In 1952, Prakash Pictures’ Baiju Bawra was released and became one of the biggest musical blockbusters of all time, running for 100 weeks in Bombay with each and every song rocking the charts of Binaca Geetmala, the musical countdown show on Radio Ceylon. Rafi became a sensation and became a force to reckon with thereafter. In a tribute to the Catholicism of India’s culture, the bhajan Man Tadpat Hari Darshan Ko Aaj of Baiju Bawra was a creation of three Muslims. It was written by Shakeel Badayuni, composed by Naushad and sung by Mohammed Rafi.
 
Raj Kapoor, Dilip Kumar and Dev Anand soon rose as the star trio who dominated the industry in the 1950s and 60s. Mukesh and Manna Dey became the voices of Raj Kapoor and Rafi sang most of the songs of Dilip Kumar and Dev Anand. This match could also be attributed to the fact that Naushad and S.D.Burman, who composed most of the songs for Dilip and Dev respectively, were Rafi loyalists.
 
In Bombay, he initially stayed with an acquaintance from Lucknow (U.P.) at Colaba and after a while, shifted to Dadar opposite the Broadway theater where he would sleep on the footpath. His friend, lyricist D N Madhok trusted Naushad's unusual talent for composing music and introduced him to various film producers. Chandulal Shah, the owner of Ranjit Studios, offered to sign Naushad for one of his forthcoming films. Naushad composed a thumri for this film, ‘Bata de koi kaun gali gaye Shyam’, but the film never got on the floors. He was assistant music director for the Punjabi film 'Mirza Sahib' (1939).
 
He composed for his first independent film Prem Nagar in 1940 that had a story set in Kachchh for which he did a lot of research into the folk music of the area. With A.R. Kardar's film Nayi Duniya (1942), he got first credit as "music director" and he began to work regularly for Kardar Productions. He however had a flexibility that he could work outside Kardar Productions, and this arrangement continued ever after. 
 
From 1942 until the late 1960s, he was one of the top music directors in Bollywood. While he did less than a hundred films during his lifetime, 26 of those films celebrated Silver jubilees (25 weeks run) -- 8 celebrated golden jubilees (50 weeks run) and 4 celebrated diamond jubilees (60 weeks run). (inclusive count - a diamond jubilee film also celebrated Silver and Golden jubilee)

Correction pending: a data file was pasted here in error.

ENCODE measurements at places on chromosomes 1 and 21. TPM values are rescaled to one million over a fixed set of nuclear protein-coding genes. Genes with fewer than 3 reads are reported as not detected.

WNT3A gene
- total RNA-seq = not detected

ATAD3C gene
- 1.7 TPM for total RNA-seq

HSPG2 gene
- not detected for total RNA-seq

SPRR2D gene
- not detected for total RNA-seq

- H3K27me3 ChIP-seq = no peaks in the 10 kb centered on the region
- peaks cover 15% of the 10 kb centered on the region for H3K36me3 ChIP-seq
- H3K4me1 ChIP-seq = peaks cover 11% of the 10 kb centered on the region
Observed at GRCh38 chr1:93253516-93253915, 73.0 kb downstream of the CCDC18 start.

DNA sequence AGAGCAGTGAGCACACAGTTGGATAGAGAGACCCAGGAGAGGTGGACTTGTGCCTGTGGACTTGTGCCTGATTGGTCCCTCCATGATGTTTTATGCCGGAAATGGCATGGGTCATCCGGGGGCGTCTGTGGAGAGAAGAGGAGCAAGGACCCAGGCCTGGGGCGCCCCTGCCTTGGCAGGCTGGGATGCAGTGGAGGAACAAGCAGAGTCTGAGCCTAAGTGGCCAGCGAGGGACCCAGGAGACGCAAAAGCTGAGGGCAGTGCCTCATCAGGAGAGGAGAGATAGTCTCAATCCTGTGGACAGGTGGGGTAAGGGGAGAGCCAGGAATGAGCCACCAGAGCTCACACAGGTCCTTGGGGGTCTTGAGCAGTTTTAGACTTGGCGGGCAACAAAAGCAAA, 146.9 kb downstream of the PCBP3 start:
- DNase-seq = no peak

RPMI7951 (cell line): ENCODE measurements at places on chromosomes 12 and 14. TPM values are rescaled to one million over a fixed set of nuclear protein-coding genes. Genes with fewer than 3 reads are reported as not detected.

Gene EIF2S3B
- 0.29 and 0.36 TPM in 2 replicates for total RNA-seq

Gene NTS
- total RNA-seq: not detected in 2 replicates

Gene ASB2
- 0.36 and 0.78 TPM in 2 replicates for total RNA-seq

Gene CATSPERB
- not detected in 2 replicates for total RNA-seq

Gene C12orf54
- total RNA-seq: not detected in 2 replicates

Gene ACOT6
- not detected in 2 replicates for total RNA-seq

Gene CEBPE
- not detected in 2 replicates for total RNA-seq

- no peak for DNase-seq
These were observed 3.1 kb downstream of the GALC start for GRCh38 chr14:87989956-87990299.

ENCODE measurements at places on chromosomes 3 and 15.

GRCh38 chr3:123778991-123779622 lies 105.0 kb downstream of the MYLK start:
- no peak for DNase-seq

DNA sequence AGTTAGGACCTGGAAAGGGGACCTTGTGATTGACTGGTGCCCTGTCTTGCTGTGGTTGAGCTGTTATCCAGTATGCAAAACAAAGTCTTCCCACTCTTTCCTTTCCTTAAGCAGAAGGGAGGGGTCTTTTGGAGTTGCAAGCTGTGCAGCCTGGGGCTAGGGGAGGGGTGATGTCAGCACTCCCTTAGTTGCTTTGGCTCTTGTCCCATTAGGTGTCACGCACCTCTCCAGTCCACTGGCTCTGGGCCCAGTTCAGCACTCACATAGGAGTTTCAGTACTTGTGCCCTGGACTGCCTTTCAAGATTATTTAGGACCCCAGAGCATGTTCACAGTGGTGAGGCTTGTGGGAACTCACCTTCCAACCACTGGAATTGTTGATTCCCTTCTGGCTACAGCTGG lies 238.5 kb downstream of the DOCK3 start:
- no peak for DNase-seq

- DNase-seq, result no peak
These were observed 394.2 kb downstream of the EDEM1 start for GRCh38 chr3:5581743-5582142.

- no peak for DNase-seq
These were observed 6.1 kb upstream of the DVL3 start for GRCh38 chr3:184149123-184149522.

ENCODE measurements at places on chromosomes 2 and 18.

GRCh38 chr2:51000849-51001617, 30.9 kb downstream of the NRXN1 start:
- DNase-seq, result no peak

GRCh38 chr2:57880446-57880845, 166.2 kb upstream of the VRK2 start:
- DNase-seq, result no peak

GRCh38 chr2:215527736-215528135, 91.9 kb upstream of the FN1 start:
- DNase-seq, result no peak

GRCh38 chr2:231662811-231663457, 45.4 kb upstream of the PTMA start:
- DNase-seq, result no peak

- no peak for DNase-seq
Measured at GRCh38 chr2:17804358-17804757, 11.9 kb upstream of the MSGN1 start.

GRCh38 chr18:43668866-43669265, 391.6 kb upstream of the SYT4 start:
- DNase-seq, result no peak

Naushad worked with several lyricists, including Shakeel Badayuni, Majrooh Sultanpuri, D. N. Madhok, Zia Sarhadi, and Khumar Barabankvi.
In 1981, Naushad was awarded the Dadasaheb Phalke Award for his lifetime contribution to Indian cinema.
 
Naushad died on 5 May 2006 in Mumbai. He was buried at the Juhu Muslim cemetery. 
 
Naushad was also a respected and published poet and formally launched his book of Urdu poetry entitled Aathwan Sur 
He was one of the first to introduce sound mixing and the separate recording of voice and music tracks in playback singing. He was the first to combine the flute and the clarinet, the sitar and mandolin. He also introduced the accordion to Bollywood film music and was among the first to concentrate on background music to extend characters' moods and dialogue through music. But perhaps his greatest contribution was to bring Indian classical music into the film medium. 
 
For Mughal-e-Azam (1960) song Ae Mohabbat Zindabad, he used a chorus of 100 persons. He asked Lata Mangeshkar to render a part of the song "Pyaar Kiya To Darna Kya" in a bathroom that had glazed tiles and then recorded the music to get the echo effect.
For Ganga Jamuna (1961), he used lyrics in chaste Bhojpuri dialect.
He used just six instruments in the title song of Mere Mehboob (1963).
In 2004, a colorized version of the classic Mughal-e-Azam (1960) was released, for which Naushad had the orchestral music specially re-created (in Dolby Digital) by today’s industry musicians, while maintaining all the solo vocals from the original soundtrack. To elaborate, the playback vocals (though not the chorus) recorded four decades ago are mixed with orchestra tracks created in the present millennium.
 
Source : Wiki